Everything Margie Jones owns was hauled out of her West Baltimore rowhouse and dumped at the curb on the first really cold day of fall. She kept watch over it all day from the front stoop, shivering and shooing away would-be scavengers as she waited for someone to help her move it.
Four months behind on her rent, the former Laundromat attendant had held out hope that she could avoid eviction until the morning the sheriff's deputy arrived.
"I've worked all my life," said Jones, 56, who said she had to quit her job in March because of heart trouble. "I don't think I should end up like this."
But the odds were against her. She is working class. She is unemployed. And she lives in Baltimore.
Evictions are more common in Baltimore than in many cities, in part because the population is largely poor and the eviction process unusually swift, according to an Abell Foundation report, court officials and local tenant advocates.
There were 7,443 evictions in Baltimore last year -- representing nearly 6 percent of the city's renters, the Abell report found. Tenant groups have pushed unsuccessfully for changes in eviction law and say they are likely to try again when the General Assembly meets in January.
Renters can be ousted as quickly as 16 business days after they miss a rent payment. The process can take months elsewhere.
"It's easier to evict someone in Baltimore City than almost anywhere else in the country," said Judge Keith E. Mathews, the administrative judge for the city's District Court, which each year handles more eviction cases than there are rental properties in Baltimore.
That evictions are quick and common has consequences not just for delinquent renters. Neighbors have to live with piles of household goods left behind in the street. Public works crews have to pick up and sometimes store the items. And rent court is so overwhelmed by eviction cases that judges have little time to spend on each one.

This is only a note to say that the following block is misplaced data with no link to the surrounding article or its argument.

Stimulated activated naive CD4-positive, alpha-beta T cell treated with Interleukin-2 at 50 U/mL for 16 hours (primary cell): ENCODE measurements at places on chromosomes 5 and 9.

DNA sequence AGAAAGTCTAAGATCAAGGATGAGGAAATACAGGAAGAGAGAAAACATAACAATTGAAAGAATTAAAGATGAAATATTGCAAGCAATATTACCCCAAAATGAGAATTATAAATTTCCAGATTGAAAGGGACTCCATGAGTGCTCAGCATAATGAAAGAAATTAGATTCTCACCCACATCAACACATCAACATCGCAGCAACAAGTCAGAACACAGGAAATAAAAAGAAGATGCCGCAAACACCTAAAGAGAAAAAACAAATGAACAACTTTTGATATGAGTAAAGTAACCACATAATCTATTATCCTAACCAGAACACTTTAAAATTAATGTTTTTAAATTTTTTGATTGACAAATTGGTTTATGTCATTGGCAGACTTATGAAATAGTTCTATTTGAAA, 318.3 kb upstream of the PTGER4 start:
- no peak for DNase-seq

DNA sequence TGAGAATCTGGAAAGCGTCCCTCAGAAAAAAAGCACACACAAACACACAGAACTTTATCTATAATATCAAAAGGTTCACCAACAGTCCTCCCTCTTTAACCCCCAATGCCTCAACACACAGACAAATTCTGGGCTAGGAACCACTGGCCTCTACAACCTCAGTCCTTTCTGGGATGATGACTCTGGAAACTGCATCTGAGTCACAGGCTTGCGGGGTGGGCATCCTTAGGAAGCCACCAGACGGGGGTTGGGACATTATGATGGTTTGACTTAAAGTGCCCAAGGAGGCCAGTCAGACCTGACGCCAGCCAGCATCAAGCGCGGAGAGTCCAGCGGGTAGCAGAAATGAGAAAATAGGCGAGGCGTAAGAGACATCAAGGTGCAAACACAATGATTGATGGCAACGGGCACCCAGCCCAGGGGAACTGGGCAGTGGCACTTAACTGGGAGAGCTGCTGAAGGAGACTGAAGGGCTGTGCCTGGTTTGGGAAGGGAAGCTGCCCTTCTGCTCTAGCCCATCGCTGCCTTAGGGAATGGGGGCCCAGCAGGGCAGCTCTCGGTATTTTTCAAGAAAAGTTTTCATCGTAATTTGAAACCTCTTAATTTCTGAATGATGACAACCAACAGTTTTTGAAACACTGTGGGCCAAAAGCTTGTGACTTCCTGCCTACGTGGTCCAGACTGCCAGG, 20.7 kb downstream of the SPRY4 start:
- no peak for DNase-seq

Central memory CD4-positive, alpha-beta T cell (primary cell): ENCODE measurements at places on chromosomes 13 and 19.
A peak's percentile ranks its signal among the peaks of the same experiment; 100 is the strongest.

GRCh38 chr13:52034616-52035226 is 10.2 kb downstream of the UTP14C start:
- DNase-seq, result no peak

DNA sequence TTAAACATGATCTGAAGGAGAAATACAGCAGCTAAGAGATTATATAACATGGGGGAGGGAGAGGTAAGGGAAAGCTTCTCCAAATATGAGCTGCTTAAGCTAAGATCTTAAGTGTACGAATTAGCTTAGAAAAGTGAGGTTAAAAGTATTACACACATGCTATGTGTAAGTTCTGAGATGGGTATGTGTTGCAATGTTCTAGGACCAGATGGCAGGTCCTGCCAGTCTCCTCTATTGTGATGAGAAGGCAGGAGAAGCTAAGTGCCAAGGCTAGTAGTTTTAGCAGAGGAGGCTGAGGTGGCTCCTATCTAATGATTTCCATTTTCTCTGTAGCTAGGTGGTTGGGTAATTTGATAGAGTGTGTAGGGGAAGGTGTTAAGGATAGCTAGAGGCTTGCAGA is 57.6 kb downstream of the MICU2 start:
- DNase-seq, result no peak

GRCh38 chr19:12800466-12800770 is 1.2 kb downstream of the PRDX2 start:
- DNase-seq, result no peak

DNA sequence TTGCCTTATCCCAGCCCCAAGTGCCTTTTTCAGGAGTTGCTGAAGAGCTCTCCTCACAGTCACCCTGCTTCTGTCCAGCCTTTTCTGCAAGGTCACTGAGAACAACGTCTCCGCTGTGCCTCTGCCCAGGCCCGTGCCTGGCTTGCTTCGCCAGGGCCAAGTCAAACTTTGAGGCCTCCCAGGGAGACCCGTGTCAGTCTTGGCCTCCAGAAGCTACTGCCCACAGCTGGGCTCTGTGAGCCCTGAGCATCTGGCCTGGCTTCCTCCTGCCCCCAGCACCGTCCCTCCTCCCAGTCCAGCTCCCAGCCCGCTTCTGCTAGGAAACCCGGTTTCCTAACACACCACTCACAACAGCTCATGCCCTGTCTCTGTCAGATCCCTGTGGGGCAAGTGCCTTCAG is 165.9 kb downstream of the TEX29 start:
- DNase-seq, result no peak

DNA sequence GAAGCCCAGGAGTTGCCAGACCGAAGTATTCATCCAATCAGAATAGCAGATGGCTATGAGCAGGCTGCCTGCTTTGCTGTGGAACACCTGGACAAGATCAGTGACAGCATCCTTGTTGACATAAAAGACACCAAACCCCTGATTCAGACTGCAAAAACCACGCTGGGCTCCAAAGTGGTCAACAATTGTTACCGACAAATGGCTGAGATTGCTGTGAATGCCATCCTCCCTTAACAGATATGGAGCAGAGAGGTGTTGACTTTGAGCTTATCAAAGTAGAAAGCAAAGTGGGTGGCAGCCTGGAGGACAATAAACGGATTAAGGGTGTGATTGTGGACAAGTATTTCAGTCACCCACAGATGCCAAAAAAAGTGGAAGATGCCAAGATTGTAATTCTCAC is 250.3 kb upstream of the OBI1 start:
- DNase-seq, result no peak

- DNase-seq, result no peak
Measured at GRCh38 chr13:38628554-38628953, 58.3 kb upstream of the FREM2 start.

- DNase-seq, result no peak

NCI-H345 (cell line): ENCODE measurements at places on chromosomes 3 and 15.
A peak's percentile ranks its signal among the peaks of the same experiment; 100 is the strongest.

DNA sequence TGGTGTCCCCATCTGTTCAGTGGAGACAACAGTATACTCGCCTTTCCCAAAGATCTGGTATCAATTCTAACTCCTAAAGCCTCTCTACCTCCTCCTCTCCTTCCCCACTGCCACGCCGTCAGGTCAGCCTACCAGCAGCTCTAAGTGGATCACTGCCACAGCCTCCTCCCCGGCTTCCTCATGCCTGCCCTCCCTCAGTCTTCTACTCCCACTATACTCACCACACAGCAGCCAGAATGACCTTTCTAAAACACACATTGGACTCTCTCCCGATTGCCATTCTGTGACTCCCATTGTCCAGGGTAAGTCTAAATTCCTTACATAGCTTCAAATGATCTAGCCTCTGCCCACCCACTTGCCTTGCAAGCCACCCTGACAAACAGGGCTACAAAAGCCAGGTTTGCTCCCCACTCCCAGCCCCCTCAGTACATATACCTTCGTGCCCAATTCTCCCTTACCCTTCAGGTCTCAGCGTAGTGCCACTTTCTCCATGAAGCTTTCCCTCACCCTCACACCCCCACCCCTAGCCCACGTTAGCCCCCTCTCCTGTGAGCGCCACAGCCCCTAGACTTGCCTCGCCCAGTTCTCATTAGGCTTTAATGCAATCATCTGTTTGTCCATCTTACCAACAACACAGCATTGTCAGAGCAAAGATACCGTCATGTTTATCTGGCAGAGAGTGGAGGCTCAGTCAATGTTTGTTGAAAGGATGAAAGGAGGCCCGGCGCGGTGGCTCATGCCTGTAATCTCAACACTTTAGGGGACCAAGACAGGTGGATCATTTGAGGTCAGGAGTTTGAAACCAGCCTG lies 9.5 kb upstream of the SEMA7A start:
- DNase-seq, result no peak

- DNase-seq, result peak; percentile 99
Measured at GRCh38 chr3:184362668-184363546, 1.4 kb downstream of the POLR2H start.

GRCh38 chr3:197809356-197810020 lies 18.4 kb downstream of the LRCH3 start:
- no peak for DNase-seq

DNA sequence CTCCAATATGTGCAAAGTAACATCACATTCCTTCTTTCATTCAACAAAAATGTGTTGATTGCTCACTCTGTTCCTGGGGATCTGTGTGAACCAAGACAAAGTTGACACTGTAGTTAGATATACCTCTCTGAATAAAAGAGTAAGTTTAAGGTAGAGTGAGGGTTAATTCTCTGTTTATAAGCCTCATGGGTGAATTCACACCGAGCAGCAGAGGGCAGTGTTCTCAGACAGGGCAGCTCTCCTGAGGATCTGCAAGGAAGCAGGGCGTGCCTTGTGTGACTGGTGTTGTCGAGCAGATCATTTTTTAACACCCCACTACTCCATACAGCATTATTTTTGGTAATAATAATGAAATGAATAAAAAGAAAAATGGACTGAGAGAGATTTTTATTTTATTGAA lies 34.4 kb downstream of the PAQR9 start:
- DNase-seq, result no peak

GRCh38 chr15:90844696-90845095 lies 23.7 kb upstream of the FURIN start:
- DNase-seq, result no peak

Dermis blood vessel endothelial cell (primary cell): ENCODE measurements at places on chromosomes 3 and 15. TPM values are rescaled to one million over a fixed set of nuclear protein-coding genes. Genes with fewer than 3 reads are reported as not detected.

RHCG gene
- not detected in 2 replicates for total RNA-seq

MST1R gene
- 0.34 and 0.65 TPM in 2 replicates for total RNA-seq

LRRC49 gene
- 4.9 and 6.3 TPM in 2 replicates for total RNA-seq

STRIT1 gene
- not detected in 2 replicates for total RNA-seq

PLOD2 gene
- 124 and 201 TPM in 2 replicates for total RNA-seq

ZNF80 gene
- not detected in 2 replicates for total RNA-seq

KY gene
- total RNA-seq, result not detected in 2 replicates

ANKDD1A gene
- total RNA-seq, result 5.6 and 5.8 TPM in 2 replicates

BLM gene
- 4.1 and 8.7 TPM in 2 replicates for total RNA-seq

"This is a system that does not work well for anybody," said John Nethercut, executive director of the Public Justice Center, a nonprofit legal group in Baltimore that represents low-income people in eviction and other cases.
In many states, landlords must send their tenants a notice of overdue rent before taking legal action. The debt is often settled without an eviction or court case.
No notification required
There is no notification requirement in Maryland, so the first step is to file a lawsuit. That puts a huge burden on District Court and also speeds the eviction process, court officials say.
About 160,000 eviction lawsuits are filed each year in Baltimore, which has about 128,000 rental properties, according to the Abell report issued in March. That amounts to 1.25 eviction cases for every rental house or apartment.
The lawsuit-to-property ratio is lower in many other cities, as is the eviction rate. One percent of renters are evicted in Cleveland and New York City, while 3 percent are ousted in Philadelphia and 5 percent in Detroit, the report noted. In Washington, like Baltimore, the rate is nearly 6 percent.
While the vast majority of Baltimore cases are resolved without an eviction, they clog rent court, making it difficult for judges to devote time to lawsuits that need it, tenant advocates say.
A single judge handles a docket of 300 to 1,200 cases on any given day in rent court, which District Court judges preside over on a rotating basis.
"It's not a matter of whether a particular judge cares about landlord-tenant cases," said Francine K. Hahn, a lawyer with the Public Justice Center. "If you just do the math, they only have a few seconds for each case. ... And the consequence to tenants is the loss of their home."
Mathews says the large number of eviction lawsuits is "a burden" on the court. But he disagrees with the notion that judges, in their haste to plow through the docket, are ordering more evictions than they should.
Many cases do not require much time, the judge said, because tenants often do not appear in court. That makes for a quick ruling in favor of the landlord.
Mathews believes evictions are more common in Baltimore simply because the process begins in court, which starts the clock ticking right away.
One day after the rent is late, the landlord can file a suit. Five to seven days later, there is a trial in rent court. If the judge finds in favor of the landlord, an eviction order will be issued in 10 to 15 days. Eviction can take place anytime after that, as soon as a sheriff's deputy is available to oversee it.
Advocates seek changes
Tenant advocates would like to see Maryland law changed in several ways: requiring landlords to notify tenants before filing an eviction lawsuit; stopping the practice of putting belongings on the streets, perhaps by having the city or landlords move or store them; and letting tenants know the date their eviction is scheduled. The city Sheriff's Office does not provide notice of when an eviction will take place.